"So when you give to the poor, do not sound a trumpet before you, as the hypocrites do in the synagogues and in the streets, so that they may be honored by men. Truly I say to you, they have their reward in full.
- Matthew 6:2
This verse came to mind today as I read about all the members of Congress who are planning to donate their salaries while the Government is shutdown to local charities.
For people who struggle from paycheck to paycheck, this seems like the ultimate hypocrisy and slap in the face. It must be nice to be able to voluntarily go without pay for a few weeks, or however long the shutdown lasts. It must be nice to have that much discretionary funds or savings.
No, if members of Congress want to really gain understanding of the people they are supposed to be representing, they should take the SNAP Challenge
The SNAP Challenge encourages participants to get a sense of what life is like for millions of low-income Americans facing hunger. By accepting the SNAP Challenge, you’ll commit to eating all of your meals from a limited food budget comparable to that of a SNAP participant - $1.50 per meal.
A few verses later, in Matthew, we find
And when you pray, do not be like the hypocrites, for they love to pray standing in the synagogues and on the street corners to be seen by others. Truly I tell you, they have received their reward in full.
So, while the members of Congress try to get by on $1.50 a meal, they should spend time praying for the poor, and for compassion and humility. For these quotes come nicely between the Beatitudes and the Lord Prayer.
Rabbit, Rabbit, Rabbit. We'll here we are, another October. Like other months, when I get time, I start off with a childhood invocation for good luck.
But it's October, thirty-seven years ago, a classmate of mine from high school disappeared. They found her body later in the month, but never found the murderer. Last year, during Hurricane Sandy, towards the end of October, my mother died in a car accident.
Looking back over my career, many of my job changes took place in October. My youngest daughter was born in October, as were some of my closest long time friends.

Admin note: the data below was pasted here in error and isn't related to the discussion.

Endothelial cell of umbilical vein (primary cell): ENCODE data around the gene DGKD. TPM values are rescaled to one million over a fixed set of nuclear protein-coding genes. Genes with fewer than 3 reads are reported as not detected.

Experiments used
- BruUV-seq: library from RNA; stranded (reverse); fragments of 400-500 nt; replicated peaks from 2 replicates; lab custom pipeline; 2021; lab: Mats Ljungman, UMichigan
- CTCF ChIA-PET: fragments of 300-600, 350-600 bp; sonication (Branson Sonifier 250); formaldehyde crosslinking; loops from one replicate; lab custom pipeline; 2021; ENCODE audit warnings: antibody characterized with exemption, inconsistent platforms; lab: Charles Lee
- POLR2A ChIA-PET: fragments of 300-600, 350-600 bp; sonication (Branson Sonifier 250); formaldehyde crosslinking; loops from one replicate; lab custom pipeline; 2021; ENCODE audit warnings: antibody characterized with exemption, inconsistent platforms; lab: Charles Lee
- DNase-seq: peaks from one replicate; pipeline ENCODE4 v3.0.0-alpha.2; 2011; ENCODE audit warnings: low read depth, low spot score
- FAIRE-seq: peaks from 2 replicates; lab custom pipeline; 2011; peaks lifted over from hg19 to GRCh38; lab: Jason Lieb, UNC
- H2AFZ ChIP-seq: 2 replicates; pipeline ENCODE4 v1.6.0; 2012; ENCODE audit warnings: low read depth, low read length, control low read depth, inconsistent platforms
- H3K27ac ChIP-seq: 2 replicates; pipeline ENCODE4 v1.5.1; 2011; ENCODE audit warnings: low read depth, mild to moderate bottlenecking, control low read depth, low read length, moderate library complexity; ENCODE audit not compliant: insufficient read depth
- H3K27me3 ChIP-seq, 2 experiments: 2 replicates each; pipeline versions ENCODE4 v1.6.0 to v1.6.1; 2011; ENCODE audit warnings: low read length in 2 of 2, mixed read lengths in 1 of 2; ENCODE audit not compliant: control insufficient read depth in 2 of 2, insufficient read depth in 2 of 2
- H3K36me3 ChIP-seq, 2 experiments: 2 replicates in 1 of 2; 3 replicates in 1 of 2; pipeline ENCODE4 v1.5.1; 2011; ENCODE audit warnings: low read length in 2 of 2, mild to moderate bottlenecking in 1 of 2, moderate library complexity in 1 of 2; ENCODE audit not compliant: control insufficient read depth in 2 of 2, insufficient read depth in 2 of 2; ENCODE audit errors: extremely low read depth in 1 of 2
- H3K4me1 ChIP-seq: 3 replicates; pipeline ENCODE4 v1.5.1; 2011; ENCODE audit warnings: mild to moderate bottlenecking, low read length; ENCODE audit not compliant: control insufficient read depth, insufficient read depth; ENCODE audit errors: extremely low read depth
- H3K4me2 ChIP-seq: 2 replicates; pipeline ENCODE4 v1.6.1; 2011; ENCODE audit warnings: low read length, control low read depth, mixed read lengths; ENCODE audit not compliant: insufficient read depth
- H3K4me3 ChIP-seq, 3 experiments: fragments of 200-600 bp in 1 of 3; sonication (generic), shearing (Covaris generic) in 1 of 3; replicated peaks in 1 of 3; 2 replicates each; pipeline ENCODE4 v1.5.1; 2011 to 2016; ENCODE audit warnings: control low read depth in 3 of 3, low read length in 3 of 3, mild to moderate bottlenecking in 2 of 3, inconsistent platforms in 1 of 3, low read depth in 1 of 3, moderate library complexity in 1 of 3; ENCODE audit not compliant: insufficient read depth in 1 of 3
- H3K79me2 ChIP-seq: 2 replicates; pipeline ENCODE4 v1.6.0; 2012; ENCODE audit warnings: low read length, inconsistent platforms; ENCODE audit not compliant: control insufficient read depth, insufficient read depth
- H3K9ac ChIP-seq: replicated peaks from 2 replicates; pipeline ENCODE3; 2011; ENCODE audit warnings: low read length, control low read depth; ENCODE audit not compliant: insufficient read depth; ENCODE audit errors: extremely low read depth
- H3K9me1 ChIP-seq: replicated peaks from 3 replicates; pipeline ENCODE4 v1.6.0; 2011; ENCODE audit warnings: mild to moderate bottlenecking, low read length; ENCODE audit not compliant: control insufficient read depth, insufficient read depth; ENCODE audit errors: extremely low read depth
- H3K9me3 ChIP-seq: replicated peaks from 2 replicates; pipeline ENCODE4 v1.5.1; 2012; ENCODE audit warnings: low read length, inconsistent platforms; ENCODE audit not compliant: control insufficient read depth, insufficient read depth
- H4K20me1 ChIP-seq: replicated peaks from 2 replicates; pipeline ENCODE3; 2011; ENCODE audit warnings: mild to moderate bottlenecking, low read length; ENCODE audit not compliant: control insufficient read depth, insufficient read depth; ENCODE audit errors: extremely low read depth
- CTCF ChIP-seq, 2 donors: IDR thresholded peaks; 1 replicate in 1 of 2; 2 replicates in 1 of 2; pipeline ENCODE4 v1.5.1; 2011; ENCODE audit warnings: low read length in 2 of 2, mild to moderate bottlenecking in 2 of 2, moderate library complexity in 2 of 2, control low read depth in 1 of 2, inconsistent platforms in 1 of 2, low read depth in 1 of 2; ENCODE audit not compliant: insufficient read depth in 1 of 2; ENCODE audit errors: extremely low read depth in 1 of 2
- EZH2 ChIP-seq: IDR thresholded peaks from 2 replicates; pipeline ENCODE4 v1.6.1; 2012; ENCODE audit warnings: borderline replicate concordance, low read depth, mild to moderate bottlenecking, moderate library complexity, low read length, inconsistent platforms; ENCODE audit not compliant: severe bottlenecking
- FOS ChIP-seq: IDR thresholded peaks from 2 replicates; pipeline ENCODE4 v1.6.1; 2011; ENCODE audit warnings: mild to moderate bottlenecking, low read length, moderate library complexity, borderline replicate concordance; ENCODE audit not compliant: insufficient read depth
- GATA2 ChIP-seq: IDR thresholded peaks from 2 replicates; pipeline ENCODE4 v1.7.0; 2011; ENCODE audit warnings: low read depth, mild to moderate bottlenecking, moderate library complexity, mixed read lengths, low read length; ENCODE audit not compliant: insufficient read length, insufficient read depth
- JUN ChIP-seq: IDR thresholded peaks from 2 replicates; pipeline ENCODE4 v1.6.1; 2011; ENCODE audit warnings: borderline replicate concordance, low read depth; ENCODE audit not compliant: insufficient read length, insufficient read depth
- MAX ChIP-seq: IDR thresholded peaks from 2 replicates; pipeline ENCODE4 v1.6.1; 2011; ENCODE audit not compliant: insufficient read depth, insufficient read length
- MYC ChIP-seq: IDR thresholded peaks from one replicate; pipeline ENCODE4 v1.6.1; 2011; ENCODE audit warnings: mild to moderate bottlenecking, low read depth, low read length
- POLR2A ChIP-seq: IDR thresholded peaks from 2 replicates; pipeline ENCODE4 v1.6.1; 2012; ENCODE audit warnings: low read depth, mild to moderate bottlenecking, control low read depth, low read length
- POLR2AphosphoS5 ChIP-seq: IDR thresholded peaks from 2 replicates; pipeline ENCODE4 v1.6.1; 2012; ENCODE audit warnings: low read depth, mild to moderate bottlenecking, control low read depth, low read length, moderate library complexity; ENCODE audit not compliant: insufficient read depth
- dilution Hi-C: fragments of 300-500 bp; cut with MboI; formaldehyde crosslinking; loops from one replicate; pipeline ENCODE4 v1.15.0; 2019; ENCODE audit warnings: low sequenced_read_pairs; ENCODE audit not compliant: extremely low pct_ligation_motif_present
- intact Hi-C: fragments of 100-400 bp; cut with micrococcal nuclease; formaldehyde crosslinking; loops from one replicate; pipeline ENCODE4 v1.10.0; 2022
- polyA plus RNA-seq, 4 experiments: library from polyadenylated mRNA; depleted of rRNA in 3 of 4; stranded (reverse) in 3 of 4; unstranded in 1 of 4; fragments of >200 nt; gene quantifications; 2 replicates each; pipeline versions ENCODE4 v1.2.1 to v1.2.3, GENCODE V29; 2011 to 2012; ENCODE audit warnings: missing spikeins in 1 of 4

It's October, and the Government is shut down. This weekend, I sat on the porch, after making a batch of green apple jelly. Yes, I'm connected online. With my Google Glass, I get notifications as they happen. But there is something about sitting on the porch, having just made jelly.
I thought about when my mother was a kid. Yes, she heard, via the radio fairly quickly about the bombing of Pearl Harbor, but most news was much slower then, and even more slow before the radio and telegraph. How much is this always on, instant notification contributing to disfunction in Washington, where people seem more interested in the political theatre of the sound bite than in sound governing?
How much is the medium the message?
I've been reading The Blithedale Romance by Nathaniel Hawthorne. The setting is a utopian community in the mid nineteenth century. The hero is sick and reads books that other members of the community bring to him. Yet I'm reading it as an ebook on my smartphone. What is the mixed message of a nineteenth century novel on a twenty-first century device?
Kim and I have started watching "H+". It is a series about human implants, similar to Google Glass and a mass kill off of people with the implants due to a network virus. The medium is the message, as my wife and I watch it on an old TV hooked up to an old Roku which manages to still get YouTube. I watched an episode on Google Glass, which pushes the medium is the message idea even further.
And here I am, writing a blog post about it.
It is a post-apocalyptical world and I've been thinking about this new millennialism, a resurgence of apocalyptical thinking. No, we didn't have a Mayan apocalypse. We haven't had an apocalypse as a result of people of the same gender who love each other now being able to marry one another.